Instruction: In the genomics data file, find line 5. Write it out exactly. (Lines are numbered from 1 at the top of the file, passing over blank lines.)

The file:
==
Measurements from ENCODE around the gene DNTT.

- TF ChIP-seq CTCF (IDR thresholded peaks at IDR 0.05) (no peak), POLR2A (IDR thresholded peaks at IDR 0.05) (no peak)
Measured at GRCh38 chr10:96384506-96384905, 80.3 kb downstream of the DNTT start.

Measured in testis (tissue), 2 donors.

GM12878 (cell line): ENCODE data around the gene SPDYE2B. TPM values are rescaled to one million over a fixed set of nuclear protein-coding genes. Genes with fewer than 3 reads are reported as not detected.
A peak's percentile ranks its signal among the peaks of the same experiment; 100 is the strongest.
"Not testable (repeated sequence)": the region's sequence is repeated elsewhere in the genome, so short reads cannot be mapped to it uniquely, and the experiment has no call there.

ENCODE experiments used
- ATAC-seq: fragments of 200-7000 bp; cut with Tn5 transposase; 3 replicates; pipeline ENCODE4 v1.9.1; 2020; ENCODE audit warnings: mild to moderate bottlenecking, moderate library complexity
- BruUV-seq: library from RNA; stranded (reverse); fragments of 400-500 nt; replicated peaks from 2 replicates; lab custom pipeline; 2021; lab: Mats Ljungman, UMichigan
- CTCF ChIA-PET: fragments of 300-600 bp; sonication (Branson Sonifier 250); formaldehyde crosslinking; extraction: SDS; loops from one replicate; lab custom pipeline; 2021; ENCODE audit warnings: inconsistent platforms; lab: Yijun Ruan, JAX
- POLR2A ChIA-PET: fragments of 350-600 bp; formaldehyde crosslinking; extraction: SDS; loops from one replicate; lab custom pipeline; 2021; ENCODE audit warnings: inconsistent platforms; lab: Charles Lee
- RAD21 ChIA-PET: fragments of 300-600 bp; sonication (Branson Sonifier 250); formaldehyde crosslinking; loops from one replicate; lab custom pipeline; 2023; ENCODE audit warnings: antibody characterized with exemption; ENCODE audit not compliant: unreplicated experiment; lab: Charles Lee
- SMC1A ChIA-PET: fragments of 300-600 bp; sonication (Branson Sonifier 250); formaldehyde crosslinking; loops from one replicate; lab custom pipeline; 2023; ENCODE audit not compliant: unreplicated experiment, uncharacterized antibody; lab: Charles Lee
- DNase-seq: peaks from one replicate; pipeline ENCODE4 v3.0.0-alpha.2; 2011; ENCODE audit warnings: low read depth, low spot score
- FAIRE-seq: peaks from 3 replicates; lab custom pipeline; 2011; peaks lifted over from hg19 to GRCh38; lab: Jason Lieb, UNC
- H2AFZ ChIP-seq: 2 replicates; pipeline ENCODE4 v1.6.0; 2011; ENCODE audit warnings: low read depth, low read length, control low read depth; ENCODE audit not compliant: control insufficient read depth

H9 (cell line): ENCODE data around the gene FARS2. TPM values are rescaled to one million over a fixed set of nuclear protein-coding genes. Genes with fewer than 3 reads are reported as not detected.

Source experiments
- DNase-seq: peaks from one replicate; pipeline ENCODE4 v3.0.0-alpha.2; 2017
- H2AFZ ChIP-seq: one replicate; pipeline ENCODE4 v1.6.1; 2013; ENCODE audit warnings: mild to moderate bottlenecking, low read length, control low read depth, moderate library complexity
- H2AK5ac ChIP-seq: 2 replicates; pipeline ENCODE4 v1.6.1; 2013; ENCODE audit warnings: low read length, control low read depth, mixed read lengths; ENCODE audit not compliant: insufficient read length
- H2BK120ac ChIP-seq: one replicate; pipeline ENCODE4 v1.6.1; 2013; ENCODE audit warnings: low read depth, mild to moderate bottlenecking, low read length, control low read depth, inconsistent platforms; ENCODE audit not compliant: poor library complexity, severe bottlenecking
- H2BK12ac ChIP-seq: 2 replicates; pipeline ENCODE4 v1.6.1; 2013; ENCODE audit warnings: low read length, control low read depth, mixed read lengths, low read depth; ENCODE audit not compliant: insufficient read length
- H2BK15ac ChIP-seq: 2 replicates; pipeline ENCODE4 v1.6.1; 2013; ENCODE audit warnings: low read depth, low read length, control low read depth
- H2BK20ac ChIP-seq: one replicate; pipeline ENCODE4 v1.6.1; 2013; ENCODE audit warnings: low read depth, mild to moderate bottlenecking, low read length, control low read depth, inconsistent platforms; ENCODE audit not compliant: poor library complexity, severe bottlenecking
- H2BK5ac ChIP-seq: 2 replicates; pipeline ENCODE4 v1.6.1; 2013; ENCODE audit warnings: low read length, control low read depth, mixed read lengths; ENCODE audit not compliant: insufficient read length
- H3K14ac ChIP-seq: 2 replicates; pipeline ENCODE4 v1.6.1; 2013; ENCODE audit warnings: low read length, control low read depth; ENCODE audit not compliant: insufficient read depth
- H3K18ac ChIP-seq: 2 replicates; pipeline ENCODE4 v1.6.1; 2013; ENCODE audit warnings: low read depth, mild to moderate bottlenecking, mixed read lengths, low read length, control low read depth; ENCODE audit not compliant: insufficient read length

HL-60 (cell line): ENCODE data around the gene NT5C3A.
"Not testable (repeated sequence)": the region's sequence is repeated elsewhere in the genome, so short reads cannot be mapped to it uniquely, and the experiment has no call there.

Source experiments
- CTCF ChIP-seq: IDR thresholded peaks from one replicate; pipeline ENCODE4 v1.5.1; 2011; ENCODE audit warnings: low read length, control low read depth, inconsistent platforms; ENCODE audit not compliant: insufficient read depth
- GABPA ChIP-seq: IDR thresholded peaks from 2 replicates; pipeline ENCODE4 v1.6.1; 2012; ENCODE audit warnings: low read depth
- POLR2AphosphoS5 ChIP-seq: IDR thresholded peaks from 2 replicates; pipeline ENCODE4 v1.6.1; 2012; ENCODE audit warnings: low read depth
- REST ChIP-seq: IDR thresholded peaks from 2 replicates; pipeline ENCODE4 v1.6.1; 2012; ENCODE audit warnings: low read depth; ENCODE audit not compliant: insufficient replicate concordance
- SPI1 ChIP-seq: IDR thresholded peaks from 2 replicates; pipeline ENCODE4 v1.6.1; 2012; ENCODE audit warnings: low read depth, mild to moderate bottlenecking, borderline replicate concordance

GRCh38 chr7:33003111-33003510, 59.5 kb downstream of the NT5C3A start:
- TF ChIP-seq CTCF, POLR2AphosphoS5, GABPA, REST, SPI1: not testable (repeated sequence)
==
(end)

GM12878 (cell line): ENCODE data around the gene SPDYE2B. TPM values are rescaled to one million over a fixed set of nuclear protein-coding genes. Genes with fewer than 3 reads are reported as not detected.